Trumbull News Detail
CollegeResponse Recognizes Kent State University as Top Site for National Depression Screening DayPosted Feb. 11, 2013
Kent State University’s Psychological Services was recognized by CollegeResponse Screening for Mental Health as one of the top universities for its National Depression Screening Day efforts.
“We are very pleased to be recognized for the work that we do around National Depression Screening Day,” says John S. Schell, senior psychologist and co-coordinator of National Depression Screening Day at Kent State. “National Depression Screening Day is our most important outreach effort, and it is good to know that we have been successful in educating the Kent State community about depression, and more broadly, the importance of college mental health.”
Psychological Services has sponsored National Depression Screening Day for 18 years, and the program has grown ever since. The National Depression Screening Day event last October had 468 individual participants and 1,205 online screenings completed. CollegeResponse acknowledged Psychological Services’ efforts, saying “Your in-person numbers were excellent!”
“In past years, National Depression Screening Day was an in-person event held on a specific date in October,” says Carrie Berta, staff psychologist and co-coordinator of Kent State’s National Depression Screening Day. “Over the past two years, we have been able to extend National Depression Screening Day to Kent State University at Stark and have now implemented an online screening component that allows individuals to access the screening tool and receive referral information 24 hours per day.”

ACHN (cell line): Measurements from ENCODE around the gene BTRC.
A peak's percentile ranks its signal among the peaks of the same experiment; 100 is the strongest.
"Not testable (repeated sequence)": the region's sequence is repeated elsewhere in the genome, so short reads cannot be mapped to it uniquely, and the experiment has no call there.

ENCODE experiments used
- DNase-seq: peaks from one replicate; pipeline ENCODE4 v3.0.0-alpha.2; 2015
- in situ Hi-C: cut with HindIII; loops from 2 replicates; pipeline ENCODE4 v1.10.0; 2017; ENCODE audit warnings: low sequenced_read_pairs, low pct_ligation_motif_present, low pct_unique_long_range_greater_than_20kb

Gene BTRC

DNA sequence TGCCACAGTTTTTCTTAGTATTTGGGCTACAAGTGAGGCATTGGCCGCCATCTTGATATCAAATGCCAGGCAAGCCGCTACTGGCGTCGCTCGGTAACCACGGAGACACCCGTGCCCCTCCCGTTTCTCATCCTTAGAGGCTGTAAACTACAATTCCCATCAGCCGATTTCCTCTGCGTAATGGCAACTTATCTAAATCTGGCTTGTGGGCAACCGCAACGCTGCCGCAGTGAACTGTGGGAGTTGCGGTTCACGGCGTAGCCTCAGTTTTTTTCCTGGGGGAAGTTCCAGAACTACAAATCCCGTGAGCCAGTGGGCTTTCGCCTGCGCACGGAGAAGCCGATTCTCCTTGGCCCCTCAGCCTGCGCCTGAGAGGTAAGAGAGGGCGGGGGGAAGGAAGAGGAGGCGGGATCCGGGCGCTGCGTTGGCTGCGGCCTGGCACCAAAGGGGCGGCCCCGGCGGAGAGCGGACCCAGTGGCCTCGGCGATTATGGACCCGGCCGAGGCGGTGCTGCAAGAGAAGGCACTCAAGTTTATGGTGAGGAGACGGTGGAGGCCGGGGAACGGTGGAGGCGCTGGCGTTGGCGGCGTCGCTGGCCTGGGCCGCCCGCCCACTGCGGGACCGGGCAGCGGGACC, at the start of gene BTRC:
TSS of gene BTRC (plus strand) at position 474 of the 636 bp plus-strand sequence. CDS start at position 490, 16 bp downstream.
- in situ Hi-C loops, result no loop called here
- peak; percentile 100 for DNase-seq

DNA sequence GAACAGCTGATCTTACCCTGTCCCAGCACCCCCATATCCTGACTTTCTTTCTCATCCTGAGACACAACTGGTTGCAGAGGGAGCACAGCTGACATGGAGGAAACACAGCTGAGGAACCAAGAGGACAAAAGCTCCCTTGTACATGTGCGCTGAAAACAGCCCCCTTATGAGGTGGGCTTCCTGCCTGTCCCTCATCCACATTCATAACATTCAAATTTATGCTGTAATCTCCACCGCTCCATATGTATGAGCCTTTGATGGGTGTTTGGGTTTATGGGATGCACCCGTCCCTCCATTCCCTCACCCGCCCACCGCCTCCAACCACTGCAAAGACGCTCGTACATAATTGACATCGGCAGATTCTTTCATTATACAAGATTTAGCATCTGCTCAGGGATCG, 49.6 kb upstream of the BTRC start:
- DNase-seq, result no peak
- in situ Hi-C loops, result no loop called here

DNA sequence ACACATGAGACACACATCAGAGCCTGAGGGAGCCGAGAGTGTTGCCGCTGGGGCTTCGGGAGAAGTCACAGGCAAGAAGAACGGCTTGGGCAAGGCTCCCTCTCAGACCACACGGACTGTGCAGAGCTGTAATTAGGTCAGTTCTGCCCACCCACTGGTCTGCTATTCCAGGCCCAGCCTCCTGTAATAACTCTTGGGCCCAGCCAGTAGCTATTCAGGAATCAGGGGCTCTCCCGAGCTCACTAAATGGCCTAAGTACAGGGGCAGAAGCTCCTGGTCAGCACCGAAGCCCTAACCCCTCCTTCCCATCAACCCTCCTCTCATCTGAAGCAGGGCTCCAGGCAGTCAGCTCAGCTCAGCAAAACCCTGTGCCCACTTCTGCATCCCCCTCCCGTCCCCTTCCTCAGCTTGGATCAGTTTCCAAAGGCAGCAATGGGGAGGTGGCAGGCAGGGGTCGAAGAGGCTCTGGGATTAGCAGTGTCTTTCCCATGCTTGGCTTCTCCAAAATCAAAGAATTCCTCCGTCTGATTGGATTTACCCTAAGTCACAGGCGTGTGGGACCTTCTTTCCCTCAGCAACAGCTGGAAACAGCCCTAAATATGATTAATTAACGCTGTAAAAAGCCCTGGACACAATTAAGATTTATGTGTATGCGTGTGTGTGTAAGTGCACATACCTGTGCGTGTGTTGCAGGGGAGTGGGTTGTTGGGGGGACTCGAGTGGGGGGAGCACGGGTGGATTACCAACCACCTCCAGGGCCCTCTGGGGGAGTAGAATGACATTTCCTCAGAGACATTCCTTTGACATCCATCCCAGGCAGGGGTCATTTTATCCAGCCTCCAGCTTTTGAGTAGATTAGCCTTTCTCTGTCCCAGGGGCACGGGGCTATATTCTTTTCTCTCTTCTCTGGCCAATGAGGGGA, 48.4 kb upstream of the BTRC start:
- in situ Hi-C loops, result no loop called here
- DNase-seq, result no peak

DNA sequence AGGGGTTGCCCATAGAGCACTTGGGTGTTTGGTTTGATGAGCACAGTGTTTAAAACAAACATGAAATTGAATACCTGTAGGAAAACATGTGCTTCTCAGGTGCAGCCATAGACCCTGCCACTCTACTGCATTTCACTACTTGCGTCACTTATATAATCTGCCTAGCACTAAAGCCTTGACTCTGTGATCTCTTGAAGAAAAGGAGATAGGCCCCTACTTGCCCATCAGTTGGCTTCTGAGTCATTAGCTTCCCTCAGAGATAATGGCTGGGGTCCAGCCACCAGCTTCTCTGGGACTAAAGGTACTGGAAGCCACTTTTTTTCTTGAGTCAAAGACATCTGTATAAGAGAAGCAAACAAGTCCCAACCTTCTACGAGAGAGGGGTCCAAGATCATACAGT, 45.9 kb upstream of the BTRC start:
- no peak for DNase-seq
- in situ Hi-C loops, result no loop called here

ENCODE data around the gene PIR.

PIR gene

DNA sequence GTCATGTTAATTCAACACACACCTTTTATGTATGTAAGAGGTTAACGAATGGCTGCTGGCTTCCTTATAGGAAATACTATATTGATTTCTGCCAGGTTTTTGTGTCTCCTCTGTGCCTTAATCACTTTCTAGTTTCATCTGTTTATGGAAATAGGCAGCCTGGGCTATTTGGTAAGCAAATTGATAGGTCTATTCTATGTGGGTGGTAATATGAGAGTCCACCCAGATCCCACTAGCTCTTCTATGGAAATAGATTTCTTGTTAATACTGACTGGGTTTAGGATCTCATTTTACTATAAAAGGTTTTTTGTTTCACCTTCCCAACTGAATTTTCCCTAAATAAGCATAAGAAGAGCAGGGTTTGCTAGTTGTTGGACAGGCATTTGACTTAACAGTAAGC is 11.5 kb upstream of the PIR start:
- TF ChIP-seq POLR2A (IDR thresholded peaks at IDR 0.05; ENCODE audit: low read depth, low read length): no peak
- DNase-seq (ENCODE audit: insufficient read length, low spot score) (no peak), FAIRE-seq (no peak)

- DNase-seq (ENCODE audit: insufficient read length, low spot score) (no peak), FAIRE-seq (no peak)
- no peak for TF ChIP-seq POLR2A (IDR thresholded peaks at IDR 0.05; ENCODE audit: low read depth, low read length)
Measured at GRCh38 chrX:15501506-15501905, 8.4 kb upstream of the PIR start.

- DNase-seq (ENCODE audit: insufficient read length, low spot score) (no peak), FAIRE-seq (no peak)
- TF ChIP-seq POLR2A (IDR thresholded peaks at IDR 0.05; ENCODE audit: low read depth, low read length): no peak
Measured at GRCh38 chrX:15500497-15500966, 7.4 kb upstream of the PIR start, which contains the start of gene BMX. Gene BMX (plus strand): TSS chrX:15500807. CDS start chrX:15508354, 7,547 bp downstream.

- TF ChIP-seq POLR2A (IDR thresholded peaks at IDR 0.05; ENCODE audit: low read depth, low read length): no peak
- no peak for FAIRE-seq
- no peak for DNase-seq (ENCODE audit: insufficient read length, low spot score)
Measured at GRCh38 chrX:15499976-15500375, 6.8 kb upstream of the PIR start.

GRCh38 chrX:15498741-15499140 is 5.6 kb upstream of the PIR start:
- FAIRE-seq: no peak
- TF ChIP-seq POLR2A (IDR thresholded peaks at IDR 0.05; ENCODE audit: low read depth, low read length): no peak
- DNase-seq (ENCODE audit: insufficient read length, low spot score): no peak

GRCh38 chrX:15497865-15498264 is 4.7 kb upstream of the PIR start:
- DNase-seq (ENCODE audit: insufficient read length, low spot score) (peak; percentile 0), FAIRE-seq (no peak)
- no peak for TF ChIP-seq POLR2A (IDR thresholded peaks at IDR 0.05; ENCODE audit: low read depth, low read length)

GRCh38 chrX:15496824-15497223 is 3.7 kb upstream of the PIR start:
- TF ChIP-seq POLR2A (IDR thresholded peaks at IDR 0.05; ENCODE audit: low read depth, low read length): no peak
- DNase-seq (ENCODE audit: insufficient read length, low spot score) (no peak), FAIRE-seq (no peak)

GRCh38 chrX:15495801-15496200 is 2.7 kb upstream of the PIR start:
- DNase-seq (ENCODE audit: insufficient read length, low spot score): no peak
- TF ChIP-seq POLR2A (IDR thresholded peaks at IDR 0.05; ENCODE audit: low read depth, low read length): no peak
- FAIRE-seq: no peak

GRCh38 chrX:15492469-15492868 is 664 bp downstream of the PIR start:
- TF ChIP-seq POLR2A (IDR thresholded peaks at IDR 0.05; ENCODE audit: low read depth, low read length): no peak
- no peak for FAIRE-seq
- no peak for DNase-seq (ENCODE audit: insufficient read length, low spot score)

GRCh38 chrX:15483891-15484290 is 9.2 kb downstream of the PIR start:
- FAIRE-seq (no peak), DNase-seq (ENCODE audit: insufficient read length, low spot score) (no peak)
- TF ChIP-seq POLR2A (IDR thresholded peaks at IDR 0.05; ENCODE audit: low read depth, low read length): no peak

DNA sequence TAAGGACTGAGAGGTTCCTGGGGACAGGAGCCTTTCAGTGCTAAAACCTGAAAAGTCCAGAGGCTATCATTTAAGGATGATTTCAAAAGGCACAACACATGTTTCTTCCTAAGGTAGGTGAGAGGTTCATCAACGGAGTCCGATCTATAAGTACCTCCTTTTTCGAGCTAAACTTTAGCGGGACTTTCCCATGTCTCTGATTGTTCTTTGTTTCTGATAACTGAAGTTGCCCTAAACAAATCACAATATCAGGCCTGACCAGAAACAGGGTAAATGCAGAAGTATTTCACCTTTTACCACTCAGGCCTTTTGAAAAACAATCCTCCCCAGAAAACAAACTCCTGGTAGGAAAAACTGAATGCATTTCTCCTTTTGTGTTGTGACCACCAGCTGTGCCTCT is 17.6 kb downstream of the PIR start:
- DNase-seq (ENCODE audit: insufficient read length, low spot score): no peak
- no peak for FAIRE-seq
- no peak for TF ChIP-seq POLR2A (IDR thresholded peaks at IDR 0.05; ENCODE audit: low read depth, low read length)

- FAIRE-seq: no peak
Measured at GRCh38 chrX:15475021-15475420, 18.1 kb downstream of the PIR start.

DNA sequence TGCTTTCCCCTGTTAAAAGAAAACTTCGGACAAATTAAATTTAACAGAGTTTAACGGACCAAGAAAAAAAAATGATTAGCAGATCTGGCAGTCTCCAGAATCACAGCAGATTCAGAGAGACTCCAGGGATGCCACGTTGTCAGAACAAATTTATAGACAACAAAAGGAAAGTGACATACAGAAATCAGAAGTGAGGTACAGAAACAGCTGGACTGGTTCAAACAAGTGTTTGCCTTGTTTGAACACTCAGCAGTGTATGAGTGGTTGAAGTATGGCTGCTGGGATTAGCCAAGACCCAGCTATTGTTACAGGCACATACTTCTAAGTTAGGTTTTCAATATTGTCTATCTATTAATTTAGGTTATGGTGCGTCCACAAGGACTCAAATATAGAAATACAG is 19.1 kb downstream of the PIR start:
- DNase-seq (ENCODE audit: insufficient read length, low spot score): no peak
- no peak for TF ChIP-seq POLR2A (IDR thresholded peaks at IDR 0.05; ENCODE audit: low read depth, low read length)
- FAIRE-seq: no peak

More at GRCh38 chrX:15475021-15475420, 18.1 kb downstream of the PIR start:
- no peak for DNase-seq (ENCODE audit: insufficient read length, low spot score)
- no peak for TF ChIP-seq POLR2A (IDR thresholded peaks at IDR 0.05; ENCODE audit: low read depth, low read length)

The online screening continues to be available and can be accessed at www.mentalhealthscreening.org/screening/kent. It is sponsored and endorsed by University Health Services and Psychological Services for the assessment of mood, anxiety and PTSD.
"We would like for the community to know that depression screening is not just one day; instead, mental health is important to be aware of on an ongoing basis," says Berta.
Berta and Schell hope to keep growing Psychological Services’ mental health efforts by expanding the screenings to other Regional Campuses and offering screenings at different locations on the Kent Campus.
“It is good to know that students in particular are taking advantage of these resources, with National Depression Screening Day and the online screening being two important services that we offer,” says Schell. “With increased awareness, students realize that it is important to take care of themselves psychologically.”
The screenings were free and open to Kent State faculty, staff and students. Attendees had the opportunity to engage in confidential mental health screenings to assess depression, bipolar disorder, anxiety and post-traumatic stress. After the screenings, mental health professionals were available to discuss results with participants. The program also served as an information resource for people to receive facts about mental health issues, substance abuse, stress and suicide.
“National Depression Screening Day is an important event on campus,” says Berta. “Students can become more aware of the signs and symptoms of mental health conditions. Students also become aware of the resources available to assist them in terms of counseling or therapy. National Depression Screening Day and the online screening benefits students in a number of ways.”